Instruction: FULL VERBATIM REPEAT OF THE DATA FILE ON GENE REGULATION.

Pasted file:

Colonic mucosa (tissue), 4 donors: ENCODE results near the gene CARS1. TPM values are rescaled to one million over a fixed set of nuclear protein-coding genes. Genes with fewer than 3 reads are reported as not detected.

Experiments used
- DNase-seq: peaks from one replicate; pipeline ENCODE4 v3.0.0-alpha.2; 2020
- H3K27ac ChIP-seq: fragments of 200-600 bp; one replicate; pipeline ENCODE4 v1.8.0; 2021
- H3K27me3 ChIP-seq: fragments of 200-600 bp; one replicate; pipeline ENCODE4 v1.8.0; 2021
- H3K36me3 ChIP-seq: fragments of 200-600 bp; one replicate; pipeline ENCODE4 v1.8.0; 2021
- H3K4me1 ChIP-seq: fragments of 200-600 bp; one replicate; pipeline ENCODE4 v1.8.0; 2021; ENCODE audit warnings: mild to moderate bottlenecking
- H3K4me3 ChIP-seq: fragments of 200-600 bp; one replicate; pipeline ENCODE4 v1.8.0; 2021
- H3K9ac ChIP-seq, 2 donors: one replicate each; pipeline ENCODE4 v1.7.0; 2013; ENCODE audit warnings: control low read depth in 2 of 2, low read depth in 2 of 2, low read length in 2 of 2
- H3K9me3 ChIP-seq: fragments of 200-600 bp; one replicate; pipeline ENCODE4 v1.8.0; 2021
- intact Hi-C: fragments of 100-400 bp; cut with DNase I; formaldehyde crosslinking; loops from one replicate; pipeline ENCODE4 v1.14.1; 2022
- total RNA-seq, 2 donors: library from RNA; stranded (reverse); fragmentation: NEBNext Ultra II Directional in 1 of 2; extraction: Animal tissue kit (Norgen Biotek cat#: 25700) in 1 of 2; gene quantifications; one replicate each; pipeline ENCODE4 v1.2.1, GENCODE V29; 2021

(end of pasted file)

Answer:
Colonic mucosa (tissue), 4 donors: ENCODE results near the gene CARS1. TPM values are rescaled to one million over a fixed set of nuclear protein-coding genes. Genes with fewer than 3 reads are reported as not detected.

Experiments used
- DNase-seq: peaks from one replicate; pipeline ENCODE4 v3.0.0-alpha.2; 2020
- H3K27ac ChIP-seq: fragments of 200-600 bp; one replicate; pipeline ENCODE4 v1.8.0; 2021
- H3K27me3 ChIP-seq: fragments of 200-600 bp; one replicate; pipeline ENCODE4 v1.8.0; 2021
- H3K36me3 ChIP-seq: fragments of 200-600 bp; one replicate; pipeline ENCODE4 v1.8.0; 2021
- H3K4me1 ChIP-seq: fragments of 200-600 bp; one replicate; pipeline ENCODE4 v1.8.0; 2021; ENCODE audit warnings: mild to moderate bottlenecking
- H3K4me3 ChIP-seq: fragments of 200-600 bp; one replicate; pipeline ENCODE4 v1.8.0; 2021
- H3K9ac ChIP-seq, 2 donors: one replicate each; pipeline ENCODE4 v1.7.0; 2013; ENCODE audit warnings: control low read depth in 2 of 2, low read depth in 2 of 2, low read length in 2 of 2
- H3K9me3 ChIP-seq: fragments of 200-600 bp; one replicate; pipeline ENCODE4 v1.8.0; 2021
- intact Hi-C: fragments of 100-400 bp; cut with DNase I; formaldehyde crosslinking; loops from one replicate; pipeline ENCODE4 v1.14.1; 2022
- total RNA-seq, 2 donors: library from RNA; stranded (reverse); fragmentation: NEBNext Ultra II Directional in 1 of 2; extraction: Animal tissue kit (Norgen Biotek cat#: 25700) in 1 of 2; gene quantifications; one replicate each; pipeline ENCODE4 v1.2.1, GENCODE V29; 2021